Dog Behaviour. Dog Training. Dogs weeing when they greet visitors.
With visitors coming and going at this time of year I thought it might be helpful to discuss, ‘Dogs weeing when greeting visitors…’Yes yes this may be a tad embarrassing for you the owner butthis can be submissive or excitement urination from your dog.For this issue, PUNISHMENT WILL MAKE THIS WORSE NOT BETTER!Excitement Urination - It’s like, ‘I’m so excited I peed my pants!’Excitement urination is seen particularly in young dogs who haven’t developed their muscle control, so gets better over time. Take your pup for more frequent walks to empty their bladder and try to always greet your dog calmly or not until they calm down. Then if needed, clean up their mess and ignore the action.Submissive Urination -Again this is more common in young and also female dogs but your dog will be showing what are called ‘appeasement’ signs - a lowered body, flattened ears, rolling over as well as licking and looking away. It is good to approach these dogs from the side and in a quieter, gentler way.Again, if urination does happen, do not react verbally or physically, just calmly clean up the mess if need be, Selina McIntyre, Dog Behavioural Consultant & Dog Trainer, Dogs Best Friend. For more dog behavioural and training tips, advice and suggestions, why not head into your local bookstore for a copy of my book in association with Harpercollins, 'Big Dog, Small Dog - Make your dog happier by being understood,' thank you 🙂
Dog Behaviour. Dog Training. The Christmas Rush.
Tis’ the Season! Christmas can be quite a stressful time of year for your beloved dogs as well.There can be extra people in your home with guests visiting (and possibly the shrill coming from ‘little people’) lots of exciting wrapping paper mountains, flashing lights and in general a lot more ‘buzz’ around.We humans refer to it as ‘The Christmas Rush.' For me, it’s absolute ‘crazy time’ busy.My tip for this time of year is for both your dog and yourself, to keep up the ‘release’ that comes from including exercise in your life.With dogs (and yes, at least some humans) pent up energy causes an increase in tension and anxiety.Also, mental exercise for your dog is just as important, especially at this time of year.Did your dog get into those bags of Christmas presents you didn’t even have a chance to wrap yet? He or she may be bored.You and your pack will get through the Christmas crazies❤ Selina McIntyre, Dog Behavioural Consultant & Dog Trainer, Dogs Best Friend. For more dog behavioural and training tips, advice and suggestions, why not head into your local bookstore for a copy of my book in association with Harpercollins, 'Big Dog, Small Dog - Make your dog happier by being understood,' thank you 🙂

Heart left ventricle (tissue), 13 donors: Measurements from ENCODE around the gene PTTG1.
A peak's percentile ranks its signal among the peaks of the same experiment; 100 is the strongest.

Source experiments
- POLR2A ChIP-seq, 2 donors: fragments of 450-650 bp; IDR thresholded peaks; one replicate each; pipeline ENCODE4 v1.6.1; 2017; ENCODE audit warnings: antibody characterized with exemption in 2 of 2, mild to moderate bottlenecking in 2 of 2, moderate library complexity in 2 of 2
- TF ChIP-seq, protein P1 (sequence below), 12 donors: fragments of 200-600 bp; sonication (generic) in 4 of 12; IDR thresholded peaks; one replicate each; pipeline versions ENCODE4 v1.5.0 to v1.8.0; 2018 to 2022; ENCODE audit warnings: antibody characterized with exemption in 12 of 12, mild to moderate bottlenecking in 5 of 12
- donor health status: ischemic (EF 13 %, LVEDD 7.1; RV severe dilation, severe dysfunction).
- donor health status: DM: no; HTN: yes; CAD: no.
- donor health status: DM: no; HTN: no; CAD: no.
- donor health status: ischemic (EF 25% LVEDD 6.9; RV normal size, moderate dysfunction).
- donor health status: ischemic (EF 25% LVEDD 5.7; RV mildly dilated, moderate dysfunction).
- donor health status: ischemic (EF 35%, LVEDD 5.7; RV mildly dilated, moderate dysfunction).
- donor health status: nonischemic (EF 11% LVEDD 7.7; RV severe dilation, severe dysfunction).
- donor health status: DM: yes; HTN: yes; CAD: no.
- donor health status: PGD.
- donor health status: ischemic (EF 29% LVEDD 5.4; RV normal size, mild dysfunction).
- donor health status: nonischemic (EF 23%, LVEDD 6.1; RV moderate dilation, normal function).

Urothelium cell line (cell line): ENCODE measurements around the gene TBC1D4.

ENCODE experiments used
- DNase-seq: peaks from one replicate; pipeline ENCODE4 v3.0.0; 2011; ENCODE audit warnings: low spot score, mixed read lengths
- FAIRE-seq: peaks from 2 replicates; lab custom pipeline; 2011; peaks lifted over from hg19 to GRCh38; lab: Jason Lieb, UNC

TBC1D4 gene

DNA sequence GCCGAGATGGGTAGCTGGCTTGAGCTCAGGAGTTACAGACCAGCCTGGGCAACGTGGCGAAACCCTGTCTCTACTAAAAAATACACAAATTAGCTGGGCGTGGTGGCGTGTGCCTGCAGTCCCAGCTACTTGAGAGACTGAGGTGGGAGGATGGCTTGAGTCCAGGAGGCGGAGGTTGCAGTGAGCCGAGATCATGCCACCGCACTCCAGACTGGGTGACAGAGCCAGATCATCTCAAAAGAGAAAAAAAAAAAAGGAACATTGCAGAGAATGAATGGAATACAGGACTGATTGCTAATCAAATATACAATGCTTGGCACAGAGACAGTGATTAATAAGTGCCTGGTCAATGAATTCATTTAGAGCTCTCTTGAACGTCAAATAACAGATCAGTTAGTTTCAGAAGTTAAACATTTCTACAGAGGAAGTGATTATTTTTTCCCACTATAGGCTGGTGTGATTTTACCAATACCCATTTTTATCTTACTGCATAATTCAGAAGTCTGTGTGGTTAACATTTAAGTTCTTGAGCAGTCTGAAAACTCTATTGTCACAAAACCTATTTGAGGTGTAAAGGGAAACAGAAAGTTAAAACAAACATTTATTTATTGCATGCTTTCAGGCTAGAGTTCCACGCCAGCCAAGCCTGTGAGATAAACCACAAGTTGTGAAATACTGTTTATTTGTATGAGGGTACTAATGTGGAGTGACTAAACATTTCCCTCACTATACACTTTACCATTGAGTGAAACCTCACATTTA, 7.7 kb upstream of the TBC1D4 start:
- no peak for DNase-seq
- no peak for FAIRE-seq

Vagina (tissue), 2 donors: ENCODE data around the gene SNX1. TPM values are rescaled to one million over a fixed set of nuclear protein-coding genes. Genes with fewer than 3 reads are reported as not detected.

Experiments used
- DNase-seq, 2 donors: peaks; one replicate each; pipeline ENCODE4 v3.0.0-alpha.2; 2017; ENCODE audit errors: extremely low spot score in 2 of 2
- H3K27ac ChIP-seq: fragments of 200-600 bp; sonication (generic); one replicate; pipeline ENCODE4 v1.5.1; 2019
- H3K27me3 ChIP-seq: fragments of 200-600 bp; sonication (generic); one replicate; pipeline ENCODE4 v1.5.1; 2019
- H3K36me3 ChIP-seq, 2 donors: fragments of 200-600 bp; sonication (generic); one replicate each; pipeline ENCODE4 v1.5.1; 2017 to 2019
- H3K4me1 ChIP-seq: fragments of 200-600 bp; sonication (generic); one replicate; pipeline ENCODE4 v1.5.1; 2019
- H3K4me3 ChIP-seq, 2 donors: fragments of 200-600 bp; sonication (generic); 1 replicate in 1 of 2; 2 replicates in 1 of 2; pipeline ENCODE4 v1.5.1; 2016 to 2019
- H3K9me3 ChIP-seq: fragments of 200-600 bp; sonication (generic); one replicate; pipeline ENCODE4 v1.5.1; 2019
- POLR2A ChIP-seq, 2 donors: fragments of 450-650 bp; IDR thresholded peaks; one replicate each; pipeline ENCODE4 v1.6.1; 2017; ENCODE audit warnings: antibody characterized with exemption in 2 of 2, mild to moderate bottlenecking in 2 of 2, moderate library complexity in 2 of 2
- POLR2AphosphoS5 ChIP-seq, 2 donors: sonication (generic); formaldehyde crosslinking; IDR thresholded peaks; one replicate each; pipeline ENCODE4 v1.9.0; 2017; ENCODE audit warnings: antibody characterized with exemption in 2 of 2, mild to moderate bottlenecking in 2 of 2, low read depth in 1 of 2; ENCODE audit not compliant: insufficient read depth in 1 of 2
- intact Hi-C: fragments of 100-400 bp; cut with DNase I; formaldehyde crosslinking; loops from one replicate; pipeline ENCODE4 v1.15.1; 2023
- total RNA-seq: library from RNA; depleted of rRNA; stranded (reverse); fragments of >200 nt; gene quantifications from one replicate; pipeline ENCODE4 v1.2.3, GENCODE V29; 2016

Dog Behaviour. Dog Training. Christmas Stress. Signs of stress in your dog.
There is a lot of stress around at the moment and this can be reflecting onto your dog also.Signs of stress in dogs -There are many different signs that your dog can be showing that he or she is a bit stressed. *Importantly, when checking through the list below, it is still about the big picture and with this, it is always advisable to undertake a thorough Veterinary examination to rule out a medical issue.The signs -~ Excessive drooling~ Excessive shedding~ Panting (dogs actually should only really pant after a great deal of physical activity or in the heat).~ A curved in/tucked in tail.~ Tummy upsets.~ Destructive behaviour- which can include upon themselves - excessively licking or biting - often the legs and paws.~ Avoidance - Hiding, turning away, isolating themselves. The anxiety present triggers the ‘Flight’ response (of ‘Flight or ‘Fight’).~ In contrast, a fight or aggressive response to stress.~ Pinned back ears on your dogs head.~ Yawning - A dog placed in a stressful situation may yawn involuntarily.Yawning can often progress to vocalization such as whimpering, whining, barking or growling.~ With high levels of stress, inappropriate urination can occur - perhaps when going to the vets, when ’strangers’ come for a visit etc.Depending on your situation, we look to either the elimination of the stressful stimuli (which can be complicated but is achievable) or management.Selina McIntyre, Dog Behavioural Consultant & Dog Trainer, Dogs Best Friend. For more dog behavioural and training tips, advice and suggestions, why not check out my Dog Behavioural and Training Blog/Tips Page at www.dogsbestfriend.co.nz or head into your local bookstore for a copy of my book in association with @harpercollinsnz 'Big Dog, Small Dog - Make your dog happier by being understood,' thank you 🙂26.12.2020